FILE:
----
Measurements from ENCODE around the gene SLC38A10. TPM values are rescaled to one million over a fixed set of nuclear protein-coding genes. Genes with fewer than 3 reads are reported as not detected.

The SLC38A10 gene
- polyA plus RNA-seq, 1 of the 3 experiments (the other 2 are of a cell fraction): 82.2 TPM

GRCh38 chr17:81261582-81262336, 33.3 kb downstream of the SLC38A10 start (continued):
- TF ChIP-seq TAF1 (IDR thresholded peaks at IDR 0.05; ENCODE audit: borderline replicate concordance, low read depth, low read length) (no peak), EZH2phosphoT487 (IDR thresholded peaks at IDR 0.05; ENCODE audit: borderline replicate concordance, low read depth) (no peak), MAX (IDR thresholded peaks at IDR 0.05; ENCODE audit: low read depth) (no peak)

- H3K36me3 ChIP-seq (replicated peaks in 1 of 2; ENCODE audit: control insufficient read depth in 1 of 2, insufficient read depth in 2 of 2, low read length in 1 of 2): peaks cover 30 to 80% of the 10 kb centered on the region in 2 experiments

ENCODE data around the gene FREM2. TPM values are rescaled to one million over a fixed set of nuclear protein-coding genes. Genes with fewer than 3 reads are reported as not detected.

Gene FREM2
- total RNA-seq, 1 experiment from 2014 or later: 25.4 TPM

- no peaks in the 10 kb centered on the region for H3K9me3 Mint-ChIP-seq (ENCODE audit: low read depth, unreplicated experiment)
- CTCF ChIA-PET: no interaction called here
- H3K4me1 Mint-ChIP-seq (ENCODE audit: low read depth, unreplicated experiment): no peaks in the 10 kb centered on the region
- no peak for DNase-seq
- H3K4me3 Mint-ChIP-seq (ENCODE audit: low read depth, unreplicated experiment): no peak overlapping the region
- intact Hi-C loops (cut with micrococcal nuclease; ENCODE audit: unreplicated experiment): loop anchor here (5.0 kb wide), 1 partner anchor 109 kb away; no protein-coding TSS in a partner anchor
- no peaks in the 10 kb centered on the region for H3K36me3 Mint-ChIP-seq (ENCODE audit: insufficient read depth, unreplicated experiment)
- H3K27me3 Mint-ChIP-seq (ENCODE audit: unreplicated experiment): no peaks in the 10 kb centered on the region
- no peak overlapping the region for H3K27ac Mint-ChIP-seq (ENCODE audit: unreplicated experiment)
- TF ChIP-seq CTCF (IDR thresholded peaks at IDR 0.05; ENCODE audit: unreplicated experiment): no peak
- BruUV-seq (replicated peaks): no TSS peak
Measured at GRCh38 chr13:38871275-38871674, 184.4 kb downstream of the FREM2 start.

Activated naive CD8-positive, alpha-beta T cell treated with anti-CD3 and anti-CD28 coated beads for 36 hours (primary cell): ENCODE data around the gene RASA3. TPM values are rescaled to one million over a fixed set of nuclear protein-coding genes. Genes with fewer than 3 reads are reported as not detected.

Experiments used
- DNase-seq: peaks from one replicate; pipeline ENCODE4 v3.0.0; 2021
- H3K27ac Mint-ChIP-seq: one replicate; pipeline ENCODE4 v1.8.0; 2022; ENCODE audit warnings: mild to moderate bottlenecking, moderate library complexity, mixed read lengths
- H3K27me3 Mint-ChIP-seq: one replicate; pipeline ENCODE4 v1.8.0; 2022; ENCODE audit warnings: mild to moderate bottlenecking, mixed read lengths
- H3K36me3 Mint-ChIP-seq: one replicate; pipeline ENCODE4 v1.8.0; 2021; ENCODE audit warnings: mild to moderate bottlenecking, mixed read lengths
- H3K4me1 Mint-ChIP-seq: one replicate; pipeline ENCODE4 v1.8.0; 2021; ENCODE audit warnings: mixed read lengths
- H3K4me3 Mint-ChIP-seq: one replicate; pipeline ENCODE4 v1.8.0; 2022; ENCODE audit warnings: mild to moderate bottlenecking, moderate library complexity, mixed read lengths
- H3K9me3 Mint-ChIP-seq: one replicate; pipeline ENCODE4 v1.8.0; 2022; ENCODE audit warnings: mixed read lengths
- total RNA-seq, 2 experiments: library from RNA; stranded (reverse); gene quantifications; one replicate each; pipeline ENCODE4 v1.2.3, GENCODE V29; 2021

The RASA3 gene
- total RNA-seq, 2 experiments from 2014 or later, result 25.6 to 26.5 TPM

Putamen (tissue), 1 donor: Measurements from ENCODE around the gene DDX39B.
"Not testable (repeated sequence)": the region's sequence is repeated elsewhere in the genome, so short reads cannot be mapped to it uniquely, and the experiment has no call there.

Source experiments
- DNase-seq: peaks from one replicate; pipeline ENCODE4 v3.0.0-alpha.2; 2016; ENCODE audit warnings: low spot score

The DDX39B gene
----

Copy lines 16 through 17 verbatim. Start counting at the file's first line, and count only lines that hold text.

- no peaks in the 10 kb centered on the region for H3K36me3 Mint-ChIP-seq (ENCODE audit: insufficient read depth, unreplicated experiment)
- H3K27me3 Mint-ChIP-seq (ENCODE audit: unreplicated experiment): no peaks in the 10 kb centered on the region